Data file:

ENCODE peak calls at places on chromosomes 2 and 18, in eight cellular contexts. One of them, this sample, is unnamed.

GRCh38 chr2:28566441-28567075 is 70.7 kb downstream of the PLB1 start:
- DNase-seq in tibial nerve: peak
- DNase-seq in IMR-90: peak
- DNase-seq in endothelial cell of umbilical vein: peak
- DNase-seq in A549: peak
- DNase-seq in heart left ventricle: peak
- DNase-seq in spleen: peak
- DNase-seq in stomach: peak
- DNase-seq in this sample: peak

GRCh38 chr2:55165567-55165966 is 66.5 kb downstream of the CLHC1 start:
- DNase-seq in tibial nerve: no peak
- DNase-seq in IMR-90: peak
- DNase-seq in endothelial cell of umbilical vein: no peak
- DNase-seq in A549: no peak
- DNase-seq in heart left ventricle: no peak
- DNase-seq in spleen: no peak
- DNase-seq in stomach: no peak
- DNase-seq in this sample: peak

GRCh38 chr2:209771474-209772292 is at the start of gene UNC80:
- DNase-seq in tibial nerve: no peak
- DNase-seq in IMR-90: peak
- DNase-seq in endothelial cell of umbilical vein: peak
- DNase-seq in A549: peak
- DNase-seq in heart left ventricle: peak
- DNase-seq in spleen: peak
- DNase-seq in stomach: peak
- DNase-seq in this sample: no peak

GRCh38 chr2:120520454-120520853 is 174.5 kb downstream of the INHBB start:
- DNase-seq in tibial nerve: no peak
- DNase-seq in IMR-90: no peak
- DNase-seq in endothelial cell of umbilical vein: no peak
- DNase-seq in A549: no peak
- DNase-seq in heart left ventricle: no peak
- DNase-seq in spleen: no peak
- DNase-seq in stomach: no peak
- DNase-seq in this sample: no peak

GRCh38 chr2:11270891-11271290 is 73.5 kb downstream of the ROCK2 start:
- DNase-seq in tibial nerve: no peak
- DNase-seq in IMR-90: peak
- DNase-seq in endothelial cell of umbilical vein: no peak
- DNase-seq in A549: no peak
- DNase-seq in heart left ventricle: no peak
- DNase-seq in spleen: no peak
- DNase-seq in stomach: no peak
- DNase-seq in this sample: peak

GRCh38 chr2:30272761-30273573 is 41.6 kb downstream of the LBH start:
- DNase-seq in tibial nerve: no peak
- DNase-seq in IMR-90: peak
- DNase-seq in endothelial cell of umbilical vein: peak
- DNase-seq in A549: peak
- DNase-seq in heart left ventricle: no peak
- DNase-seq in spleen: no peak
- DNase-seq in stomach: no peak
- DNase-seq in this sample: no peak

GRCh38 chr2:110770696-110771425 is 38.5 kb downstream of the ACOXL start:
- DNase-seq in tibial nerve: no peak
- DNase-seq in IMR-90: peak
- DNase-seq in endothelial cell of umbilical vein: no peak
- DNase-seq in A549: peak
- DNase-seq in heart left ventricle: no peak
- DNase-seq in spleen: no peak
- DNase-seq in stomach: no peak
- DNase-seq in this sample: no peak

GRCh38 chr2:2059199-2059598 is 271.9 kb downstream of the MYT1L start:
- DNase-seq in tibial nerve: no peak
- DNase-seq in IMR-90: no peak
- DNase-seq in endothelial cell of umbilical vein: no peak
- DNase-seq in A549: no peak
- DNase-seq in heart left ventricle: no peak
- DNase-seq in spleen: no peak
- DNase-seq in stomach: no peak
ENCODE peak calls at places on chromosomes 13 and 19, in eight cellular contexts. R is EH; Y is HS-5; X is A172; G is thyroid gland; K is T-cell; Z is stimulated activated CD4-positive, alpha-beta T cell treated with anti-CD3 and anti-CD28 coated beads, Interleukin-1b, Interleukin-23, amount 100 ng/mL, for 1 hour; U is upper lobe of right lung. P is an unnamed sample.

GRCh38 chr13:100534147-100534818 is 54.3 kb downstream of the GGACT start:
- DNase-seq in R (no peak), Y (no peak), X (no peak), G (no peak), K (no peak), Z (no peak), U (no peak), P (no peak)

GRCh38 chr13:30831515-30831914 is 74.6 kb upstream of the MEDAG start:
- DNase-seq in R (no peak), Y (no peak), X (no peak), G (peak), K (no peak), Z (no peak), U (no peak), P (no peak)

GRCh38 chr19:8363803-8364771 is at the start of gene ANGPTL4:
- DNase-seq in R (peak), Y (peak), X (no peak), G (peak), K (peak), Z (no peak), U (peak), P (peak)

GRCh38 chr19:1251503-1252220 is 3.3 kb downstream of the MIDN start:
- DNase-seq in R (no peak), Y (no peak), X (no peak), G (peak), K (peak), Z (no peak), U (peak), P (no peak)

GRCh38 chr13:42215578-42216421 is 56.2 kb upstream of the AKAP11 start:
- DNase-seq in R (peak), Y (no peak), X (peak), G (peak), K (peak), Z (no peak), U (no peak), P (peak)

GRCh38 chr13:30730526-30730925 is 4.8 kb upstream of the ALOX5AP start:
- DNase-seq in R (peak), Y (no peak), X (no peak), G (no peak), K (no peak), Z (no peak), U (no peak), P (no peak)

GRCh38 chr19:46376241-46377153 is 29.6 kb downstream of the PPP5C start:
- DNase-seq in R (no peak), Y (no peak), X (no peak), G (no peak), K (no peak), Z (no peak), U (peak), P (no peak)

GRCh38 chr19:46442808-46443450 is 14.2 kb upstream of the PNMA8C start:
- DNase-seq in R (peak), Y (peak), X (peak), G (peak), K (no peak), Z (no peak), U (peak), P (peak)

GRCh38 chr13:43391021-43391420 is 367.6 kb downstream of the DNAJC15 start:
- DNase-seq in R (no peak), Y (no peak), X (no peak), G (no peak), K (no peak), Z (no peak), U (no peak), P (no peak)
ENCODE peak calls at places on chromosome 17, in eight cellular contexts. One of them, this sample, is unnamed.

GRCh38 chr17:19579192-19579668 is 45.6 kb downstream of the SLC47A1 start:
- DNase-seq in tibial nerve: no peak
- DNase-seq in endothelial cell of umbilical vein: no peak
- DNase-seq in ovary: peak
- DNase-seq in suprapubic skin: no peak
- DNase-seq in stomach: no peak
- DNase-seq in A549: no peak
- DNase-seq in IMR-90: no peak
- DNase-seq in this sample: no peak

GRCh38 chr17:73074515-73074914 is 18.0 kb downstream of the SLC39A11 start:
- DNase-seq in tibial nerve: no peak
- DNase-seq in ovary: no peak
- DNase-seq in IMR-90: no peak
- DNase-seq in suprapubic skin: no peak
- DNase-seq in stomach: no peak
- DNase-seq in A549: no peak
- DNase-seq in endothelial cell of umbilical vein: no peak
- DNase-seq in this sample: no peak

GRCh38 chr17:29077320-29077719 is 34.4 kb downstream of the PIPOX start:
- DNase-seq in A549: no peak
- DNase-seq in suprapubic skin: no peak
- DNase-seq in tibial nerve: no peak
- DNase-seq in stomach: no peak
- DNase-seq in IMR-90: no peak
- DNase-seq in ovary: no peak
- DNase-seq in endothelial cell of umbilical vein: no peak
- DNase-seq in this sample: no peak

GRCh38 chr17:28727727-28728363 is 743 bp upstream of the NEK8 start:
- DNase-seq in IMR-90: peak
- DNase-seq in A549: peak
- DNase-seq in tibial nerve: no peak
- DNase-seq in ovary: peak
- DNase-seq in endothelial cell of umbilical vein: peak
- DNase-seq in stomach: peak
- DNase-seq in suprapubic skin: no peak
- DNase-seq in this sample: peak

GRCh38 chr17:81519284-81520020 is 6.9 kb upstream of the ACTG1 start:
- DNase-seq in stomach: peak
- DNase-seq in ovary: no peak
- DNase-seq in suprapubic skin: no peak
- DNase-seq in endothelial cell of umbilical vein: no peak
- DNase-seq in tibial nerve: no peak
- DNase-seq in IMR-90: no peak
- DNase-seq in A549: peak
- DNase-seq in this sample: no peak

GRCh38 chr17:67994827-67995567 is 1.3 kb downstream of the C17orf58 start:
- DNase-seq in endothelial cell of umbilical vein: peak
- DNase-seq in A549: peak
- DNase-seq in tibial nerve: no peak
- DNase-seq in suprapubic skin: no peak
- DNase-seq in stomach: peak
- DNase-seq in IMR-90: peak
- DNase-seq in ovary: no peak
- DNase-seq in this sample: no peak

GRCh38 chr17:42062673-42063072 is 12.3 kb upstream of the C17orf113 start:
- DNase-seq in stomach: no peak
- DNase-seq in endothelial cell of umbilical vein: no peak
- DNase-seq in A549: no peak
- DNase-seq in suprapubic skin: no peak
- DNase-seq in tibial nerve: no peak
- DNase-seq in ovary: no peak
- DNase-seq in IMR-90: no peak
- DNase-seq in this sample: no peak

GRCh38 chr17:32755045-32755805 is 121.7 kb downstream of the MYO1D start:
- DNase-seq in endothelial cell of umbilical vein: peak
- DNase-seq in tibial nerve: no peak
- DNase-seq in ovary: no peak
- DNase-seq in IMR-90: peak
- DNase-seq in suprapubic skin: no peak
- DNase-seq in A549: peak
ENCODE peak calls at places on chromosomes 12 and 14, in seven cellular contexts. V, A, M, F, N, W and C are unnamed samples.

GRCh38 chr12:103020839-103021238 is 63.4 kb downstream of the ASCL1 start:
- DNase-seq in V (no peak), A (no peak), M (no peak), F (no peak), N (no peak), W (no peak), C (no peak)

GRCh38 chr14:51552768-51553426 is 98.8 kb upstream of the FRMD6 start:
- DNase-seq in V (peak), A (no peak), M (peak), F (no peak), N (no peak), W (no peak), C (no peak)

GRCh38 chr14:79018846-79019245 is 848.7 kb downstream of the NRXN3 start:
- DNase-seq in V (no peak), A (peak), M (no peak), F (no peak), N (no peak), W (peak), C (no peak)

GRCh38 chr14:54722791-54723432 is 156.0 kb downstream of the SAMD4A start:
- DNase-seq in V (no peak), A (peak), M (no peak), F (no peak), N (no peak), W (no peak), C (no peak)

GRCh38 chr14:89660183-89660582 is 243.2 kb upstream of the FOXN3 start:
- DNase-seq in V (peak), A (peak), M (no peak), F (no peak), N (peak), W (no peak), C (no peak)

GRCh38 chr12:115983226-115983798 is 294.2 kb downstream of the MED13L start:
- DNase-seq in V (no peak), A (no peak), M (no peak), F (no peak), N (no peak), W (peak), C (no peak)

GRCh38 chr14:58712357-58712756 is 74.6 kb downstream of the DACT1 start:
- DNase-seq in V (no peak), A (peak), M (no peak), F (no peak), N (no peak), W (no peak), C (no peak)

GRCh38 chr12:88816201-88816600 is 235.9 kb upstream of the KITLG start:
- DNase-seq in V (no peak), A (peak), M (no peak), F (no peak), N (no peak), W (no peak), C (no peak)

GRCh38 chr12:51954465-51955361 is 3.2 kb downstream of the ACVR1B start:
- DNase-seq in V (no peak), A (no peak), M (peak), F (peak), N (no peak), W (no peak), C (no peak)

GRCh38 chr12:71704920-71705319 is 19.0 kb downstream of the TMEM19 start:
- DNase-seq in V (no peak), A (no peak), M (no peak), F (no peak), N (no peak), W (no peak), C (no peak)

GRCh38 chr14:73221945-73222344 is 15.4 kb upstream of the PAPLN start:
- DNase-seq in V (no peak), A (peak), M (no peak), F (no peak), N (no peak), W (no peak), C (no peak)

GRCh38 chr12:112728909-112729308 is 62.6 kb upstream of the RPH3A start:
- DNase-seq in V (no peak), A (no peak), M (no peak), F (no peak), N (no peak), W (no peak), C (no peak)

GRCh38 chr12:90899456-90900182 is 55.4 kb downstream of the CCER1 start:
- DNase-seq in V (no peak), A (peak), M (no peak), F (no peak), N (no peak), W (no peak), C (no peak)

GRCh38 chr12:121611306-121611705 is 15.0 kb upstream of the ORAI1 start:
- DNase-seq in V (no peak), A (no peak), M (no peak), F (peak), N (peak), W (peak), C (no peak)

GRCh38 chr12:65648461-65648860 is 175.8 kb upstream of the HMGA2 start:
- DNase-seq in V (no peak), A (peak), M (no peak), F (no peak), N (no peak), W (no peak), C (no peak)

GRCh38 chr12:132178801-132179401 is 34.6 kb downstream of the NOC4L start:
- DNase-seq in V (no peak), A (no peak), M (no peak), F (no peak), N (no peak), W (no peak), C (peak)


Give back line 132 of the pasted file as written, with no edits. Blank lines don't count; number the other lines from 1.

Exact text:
- DNase-seq in suprapubic skin: no peak